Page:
https://www.facebook.com/groups/163063787693492/?post_id=553348341998366 73
Orion, AI6JB 


Orion, AI6JB
 

Gerry,

Below is the cut and paste.  Hope this makes sense.

73
Orion, AI6JB

Whether you are new or a seasoned operator in FT modes it is always a good idea to lock your TX freq. Do not TX on the same freq of the station you are answering. I say this because if you forget and start calling CQ or answer someone you cause interference to the original station on that freq in the waterfall. Lock your TX, find an open hole on the waterfall and go for it.
1515
22 Comments
 
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Comments

 
 
  •  
    I do lock my frequency but surely the other station is txing on the opposite time slot to me, so why would my tx interfere with the original station?
    2
     
    • Like
    •  · 20h
    •  
      Rob Haddow because then if someone response to you and did not lock the transmit frequency they are now transmitting on that opposite time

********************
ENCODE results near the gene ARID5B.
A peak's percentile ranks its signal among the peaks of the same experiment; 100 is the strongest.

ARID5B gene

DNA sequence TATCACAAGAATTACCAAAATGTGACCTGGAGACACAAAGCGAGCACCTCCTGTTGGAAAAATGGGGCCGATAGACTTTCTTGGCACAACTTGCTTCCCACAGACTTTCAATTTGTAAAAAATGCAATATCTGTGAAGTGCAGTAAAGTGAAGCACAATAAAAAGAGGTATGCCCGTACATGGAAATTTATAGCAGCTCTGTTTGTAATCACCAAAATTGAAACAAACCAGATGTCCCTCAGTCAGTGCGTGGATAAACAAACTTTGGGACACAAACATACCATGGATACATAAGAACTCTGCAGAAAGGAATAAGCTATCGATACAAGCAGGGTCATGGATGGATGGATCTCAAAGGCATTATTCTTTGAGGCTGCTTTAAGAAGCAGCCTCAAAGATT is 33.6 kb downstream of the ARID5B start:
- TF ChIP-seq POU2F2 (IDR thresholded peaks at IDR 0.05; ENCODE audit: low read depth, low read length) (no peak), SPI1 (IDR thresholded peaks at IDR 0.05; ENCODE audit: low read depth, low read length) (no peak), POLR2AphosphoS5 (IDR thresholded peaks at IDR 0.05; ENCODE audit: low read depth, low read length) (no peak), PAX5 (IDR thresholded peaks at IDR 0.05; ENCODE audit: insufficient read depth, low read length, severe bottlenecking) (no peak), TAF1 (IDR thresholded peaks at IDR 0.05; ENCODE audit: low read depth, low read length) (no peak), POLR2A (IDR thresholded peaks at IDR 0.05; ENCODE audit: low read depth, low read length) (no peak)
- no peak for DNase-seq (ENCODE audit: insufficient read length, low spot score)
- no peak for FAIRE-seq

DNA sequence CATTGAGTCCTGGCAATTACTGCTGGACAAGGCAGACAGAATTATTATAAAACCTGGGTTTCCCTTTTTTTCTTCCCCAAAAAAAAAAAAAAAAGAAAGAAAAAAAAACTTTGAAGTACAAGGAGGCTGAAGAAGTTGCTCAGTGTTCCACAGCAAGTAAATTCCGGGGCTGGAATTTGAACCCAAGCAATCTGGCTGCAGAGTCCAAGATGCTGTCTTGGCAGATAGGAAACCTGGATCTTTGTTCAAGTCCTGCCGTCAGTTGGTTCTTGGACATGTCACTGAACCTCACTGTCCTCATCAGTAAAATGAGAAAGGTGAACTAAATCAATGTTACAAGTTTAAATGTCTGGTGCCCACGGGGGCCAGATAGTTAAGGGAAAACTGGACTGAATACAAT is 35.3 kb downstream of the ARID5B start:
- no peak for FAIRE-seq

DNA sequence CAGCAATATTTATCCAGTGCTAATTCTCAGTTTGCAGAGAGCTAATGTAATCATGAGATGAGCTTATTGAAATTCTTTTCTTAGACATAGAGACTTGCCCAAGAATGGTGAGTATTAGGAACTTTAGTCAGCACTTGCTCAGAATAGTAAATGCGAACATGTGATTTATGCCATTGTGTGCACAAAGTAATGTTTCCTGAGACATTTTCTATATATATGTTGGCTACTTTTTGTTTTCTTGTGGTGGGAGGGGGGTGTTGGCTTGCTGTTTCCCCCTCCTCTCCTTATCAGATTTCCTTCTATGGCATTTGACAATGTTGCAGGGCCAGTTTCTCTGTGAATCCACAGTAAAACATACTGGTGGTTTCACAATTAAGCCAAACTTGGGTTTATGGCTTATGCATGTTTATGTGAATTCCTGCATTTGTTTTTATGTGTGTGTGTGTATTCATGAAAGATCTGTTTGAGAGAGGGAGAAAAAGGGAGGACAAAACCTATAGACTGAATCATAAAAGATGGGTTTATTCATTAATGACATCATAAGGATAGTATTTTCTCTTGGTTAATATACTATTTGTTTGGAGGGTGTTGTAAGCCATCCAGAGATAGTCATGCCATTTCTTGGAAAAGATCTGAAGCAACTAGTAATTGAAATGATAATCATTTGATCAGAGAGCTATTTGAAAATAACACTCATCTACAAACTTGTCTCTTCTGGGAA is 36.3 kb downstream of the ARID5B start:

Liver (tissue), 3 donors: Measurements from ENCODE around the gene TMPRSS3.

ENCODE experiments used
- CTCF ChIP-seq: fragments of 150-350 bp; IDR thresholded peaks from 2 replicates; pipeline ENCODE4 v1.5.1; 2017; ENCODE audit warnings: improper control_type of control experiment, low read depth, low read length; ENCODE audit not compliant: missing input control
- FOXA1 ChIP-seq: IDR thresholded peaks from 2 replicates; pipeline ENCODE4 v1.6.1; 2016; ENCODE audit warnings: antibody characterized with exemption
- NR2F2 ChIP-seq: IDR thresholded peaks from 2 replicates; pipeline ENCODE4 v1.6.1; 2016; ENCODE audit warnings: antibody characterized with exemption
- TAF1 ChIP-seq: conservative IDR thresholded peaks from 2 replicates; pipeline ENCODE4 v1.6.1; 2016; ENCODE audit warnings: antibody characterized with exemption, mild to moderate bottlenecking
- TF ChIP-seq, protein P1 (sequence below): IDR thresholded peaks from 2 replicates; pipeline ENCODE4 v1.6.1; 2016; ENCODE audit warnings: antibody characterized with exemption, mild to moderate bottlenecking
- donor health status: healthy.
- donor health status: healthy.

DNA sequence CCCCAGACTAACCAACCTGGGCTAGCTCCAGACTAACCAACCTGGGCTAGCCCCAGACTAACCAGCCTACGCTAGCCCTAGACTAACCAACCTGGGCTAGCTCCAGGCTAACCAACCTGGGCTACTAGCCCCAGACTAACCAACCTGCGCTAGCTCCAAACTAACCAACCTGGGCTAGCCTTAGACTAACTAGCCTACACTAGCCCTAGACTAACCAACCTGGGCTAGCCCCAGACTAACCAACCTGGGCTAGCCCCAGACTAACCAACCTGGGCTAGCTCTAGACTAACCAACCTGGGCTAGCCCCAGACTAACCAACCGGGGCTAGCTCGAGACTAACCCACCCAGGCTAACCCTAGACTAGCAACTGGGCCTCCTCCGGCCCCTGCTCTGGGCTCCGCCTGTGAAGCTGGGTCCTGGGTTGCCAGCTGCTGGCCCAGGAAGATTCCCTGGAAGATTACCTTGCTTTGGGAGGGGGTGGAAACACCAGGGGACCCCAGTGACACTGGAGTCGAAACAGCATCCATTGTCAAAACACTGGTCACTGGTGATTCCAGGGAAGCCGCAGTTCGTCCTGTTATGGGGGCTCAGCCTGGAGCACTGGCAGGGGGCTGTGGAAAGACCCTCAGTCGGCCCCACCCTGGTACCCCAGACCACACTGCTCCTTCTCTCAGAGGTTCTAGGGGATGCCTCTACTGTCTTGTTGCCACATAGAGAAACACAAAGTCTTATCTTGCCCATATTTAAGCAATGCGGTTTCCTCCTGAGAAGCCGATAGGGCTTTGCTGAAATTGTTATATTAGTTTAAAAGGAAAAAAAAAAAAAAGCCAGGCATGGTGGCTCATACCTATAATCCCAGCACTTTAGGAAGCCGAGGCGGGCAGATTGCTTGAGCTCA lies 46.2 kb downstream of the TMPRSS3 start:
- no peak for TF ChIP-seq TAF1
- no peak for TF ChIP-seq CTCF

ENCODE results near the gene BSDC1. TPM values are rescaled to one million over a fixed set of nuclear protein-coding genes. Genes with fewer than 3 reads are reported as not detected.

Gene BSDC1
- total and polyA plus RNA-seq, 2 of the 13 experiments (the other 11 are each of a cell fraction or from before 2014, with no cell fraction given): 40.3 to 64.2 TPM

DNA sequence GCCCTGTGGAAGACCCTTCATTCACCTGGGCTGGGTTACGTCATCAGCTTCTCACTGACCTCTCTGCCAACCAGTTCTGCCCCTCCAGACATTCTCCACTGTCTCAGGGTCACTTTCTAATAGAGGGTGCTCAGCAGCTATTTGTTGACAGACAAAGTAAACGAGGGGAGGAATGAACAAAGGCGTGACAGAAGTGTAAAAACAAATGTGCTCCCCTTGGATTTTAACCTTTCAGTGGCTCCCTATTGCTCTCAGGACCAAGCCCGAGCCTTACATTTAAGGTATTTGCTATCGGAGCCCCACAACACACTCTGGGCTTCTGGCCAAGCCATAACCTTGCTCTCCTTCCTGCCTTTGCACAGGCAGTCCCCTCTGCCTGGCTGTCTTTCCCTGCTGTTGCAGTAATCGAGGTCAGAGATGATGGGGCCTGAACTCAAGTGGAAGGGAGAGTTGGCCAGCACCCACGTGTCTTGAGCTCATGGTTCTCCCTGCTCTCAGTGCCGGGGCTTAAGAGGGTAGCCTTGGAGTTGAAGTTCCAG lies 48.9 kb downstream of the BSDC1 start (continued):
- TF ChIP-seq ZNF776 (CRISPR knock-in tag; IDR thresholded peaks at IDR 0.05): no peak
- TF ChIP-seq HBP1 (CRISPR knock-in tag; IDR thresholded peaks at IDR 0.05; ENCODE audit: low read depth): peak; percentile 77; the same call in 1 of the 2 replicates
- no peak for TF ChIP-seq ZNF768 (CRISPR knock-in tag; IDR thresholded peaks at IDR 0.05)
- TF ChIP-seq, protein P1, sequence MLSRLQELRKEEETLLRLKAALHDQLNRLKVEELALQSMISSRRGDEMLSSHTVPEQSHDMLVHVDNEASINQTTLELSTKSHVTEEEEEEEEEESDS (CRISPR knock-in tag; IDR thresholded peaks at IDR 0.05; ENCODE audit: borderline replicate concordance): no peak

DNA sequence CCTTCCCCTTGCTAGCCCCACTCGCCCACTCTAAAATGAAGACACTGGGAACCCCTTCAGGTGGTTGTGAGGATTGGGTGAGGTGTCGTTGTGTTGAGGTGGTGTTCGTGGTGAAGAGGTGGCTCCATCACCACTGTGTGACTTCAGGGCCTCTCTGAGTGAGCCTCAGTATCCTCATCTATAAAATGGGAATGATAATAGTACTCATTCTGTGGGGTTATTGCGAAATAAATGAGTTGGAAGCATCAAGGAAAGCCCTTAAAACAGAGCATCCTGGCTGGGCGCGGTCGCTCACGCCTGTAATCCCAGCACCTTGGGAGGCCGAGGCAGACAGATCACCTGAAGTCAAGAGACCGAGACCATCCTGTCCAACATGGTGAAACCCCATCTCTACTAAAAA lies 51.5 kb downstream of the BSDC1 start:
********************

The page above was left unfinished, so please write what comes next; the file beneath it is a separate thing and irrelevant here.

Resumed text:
1
       
      • Like
      •  · 11h
    •  
      Issue starts when he is still tx opposite you and if a weaker station tries to answer you on your tx freq, you may not hear him as the other station has occupied the opposite time slot.
      1
       
      • Like
      •  · 11h
    •  
      Rob Haddow yours wouldn't but yours may interfere with some else trying to answer him there also.
      1
       
      • Like
      •  · 8h
      •  · 
        Edited
    •  
       
      Ahh yes, good point that if a new station responding to me moves to my frequency they would now be on the same frequency and time slot as my previous QSO. Thanks all above. Going to be tricky to find a quiet slot during FD!
      1
       
      • Like
      •  · 6h
     
  •  
    Once you're done, you can start calling CQ on either timeslot, and if you happen to still be on his frequency you'd step on him.
    1
     
    • Like
    •  · 20h
    •  
      Only if you change the Tx even/1st check box. If you don't change it, you will still be on the opposite time slot.
      2
       
      • Like
      •  · 17h
    •  
      Kim Gross I often will start my TX on the odd slot. After I run for a few minutes, I will switch to even slot to get stations that were TX on the same slot I was on.
      1
       
      • Like
      •  · 11h
    •  
      Robert Tomkovich I listen for a few cycles when I do that, make sure there isn't someone hanging in the weeds trying to call me, or someone transmitting on my frequency. Then I find an open spot and switch time slots and start calling CQ again. I've heard that called a "Crazy Ivan" from "hunt the red october".